Hope you all enjoyed the class. It was very nice meeting all of you! Thank you for your participation and your blog posts which are very interesting to read. The papers should be done by next Saturday 5/23 and e-mailed to me.

Saturday, May 9, 2015

5/9 Walter Benjamin "Theses on the Philosophy of History"

The final reading for the course, "Theses on the Philosophy of History" (1940) also by Walter Benjamin like the previous reading is also a challenging read, and like the other essay is less of a traditional essay format, than a series of fragmented writings loosely connected to the central theme: a philosophy of history or an attempt to make sense of history and question whether or not there is some meaning to history. 

Written four years after the previous essay, this essay was written perhaps during the darkest days of World War II. By 1940 Hitler had already occupied most of Europe even "Great Powers" like France surrendered to the Nazis.  A "puppet" government was set up in Southern France, the Vichy government.  Benjamin was detained briefly in a detention camp by this government in 1940.

The US had not entered the war, not until the Japanese attack on Pearl Harbor in late 1941, almost three years into the war.  Germany and the Soviet Union were allies at this point (Germany later betrayed the Soviets and invaded June 1941), and Germany was about to attack Great Britain, the last remaining European power in 1940.
Nazi Germany and Occupied Territories, 1940-1942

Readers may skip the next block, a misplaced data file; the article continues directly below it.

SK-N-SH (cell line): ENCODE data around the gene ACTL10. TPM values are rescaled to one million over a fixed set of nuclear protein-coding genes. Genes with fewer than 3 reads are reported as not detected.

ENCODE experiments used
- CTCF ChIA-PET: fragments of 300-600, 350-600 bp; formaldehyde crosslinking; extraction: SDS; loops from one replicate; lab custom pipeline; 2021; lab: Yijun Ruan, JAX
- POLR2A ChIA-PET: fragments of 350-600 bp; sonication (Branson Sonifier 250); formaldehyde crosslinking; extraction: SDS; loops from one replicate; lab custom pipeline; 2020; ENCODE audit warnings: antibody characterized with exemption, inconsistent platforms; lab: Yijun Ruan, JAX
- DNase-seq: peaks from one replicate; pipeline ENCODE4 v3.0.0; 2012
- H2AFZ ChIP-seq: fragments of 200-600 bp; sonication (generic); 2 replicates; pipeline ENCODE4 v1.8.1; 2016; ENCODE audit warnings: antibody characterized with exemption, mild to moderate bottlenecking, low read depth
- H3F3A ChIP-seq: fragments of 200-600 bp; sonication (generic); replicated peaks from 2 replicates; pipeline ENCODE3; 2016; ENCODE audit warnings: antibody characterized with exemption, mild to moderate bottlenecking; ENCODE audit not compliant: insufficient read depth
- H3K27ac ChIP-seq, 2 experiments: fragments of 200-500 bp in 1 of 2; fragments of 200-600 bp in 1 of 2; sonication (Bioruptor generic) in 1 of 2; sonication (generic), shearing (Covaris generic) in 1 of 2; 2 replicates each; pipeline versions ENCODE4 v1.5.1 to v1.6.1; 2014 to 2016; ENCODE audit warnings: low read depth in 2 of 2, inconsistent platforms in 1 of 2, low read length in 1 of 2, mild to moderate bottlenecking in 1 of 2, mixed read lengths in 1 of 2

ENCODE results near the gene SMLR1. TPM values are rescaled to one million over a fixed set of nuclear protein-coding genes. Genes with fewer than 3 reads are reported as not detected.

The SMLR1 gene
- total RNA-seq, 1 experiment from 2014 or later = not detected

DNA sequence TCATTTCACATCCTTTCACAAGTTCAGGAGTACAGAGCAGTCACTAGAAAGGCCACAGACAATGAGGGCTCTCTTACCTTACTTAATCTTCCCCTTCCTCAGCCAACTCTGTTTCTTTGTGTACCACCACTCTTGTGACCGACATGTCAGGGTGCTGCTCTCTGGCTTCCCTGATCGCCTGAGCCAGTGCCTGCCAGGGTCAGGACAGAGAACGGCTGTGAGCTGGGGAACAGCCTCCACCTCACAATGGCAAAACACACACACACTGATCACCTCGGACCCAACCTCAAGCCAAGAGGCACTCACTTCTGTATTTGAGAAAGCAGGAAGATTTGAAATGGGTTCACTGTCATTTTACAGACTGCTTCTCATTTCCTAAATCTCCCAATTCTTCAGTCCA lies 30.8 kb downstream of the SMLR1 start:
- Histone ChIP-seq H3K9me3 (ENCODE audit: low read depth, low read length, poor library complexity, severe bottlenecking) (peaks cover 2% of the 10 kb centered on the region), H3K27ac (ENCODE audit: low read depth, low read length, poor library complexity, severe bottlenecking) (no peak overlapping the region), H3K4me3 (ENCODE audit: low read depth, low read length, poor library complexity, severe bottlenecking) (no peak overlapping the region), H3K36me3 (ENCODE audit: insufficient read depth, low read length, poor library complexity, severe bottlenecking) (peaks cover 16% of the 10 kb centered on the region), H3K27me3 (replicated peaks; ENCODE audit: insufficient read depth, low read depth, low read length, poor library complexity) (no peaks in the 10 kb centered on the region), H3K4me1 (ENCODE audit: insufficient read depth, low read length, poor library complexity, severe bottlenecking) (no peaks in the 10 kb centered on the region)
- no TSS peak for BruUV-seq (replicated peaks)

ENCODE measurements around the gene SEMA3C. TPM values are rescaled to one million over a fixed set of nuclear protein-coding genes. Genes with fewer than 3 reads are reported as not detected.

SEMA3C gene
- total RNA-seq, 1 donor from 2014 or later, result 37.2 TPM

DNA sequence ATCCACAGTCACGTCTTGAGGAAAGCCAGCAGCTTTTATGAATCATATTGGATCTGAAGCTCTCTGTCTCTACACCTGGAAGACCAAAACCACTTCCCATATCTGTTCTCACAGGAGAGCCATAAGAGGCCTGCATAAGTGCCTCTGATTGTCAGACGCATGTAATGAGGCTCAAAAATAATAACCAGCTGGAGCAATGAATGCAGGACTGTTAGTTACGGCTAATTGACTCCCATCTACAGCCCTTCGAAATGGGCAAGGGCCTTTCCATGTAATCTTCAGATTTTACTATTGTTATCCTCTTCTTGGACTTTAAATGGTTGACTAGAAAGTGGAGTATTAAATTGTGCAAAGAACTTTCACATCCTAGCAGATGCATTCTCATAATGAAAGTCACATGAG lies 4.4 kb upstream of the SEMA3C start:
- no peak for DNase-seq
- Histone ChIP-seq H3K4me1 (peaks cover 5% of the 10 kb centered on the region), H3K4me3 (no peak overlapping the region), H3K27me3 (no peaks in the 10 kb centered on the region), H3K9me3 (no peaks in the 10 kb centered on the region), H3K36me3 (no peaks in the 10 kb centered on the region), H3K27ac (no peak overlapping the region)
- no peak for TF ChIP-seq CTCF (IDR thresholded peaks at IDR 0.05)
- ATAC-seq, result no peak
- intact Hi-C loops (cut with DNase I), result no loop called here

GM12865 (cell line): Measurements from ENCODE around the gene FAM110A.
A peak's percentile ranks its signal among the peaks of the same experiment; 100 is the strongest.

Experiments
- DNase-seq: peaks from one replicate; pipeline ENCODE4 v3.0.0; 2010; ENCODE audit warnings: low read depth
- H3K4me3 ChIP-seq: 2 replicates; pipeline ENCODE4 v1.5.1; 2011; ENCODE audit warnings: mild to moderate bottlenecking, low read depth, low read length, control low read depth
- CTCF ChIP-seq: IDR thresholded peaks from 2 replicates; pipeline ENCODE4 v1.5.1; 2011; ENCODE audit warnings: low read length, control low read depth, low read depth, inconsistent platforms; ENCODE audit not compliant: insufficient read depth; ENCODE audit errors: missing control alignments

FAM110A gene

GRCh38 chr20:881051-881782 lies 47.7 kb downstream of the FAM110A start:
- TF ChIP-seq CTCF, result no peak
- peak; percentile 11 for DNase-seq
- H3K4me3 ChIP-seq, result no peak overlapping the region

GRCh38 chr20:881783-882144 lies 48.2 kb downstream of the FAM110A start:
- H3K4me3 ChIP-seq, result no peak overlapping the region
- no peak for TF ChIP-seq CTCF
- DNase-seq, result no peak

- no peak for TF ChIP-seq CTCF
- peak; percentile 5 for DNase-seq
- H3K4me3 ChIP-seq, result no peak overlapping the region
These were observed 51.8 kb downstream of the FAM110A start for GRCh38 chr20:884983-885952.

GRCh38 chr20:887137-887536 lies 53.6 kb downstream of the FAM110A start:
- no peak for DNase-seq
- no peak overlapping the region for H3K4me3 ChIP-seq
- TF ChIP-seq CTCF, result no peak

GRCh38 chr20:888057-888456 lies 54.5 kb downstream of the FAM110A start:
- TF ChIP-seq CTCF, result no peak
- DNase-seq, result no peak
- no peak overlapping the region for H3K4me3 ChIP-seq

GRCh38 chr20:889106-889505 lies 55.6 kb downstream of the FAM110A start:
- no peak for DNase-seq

His last work was found incomplete, among his possessions after he died. It was never intended for publication.

Many of the passages begin with quotations and these serve a specific and important function in Benjamin's thinking. As it relates to history, Benjamin argues that wisdom as it is passed through history as tradition is properly preserved in the form of quotations, so quoting is an act of preserving tradition. In this regard, Benjamin's intent is quite conservative, however, as Arendt has argued, Benjamin's sense of preservation becomes destructive once the meaning of these traditions become recognizable as a judgement against the present because the traditions speak to a form of life that has been lost forever. As it relates to nihilism then, Benjamin's position is quite unique from the other thinkers we have discussed. Rather than beginning from the point of a radical break from the past in the present as nihilist thinking has done up to Nietzsche, and animated all the work of all the people we have looked at from Dada to Jünger, Benjamin's intent is to break from the present by using the past. In other words to quote is a way of reflecting upon tradition in order to judge its value in the present, at the same time, to also judge the present by relating it to the past–specifically and above all else by looking at the claims for freedom justice and equality that have gone unrecognized throughout history.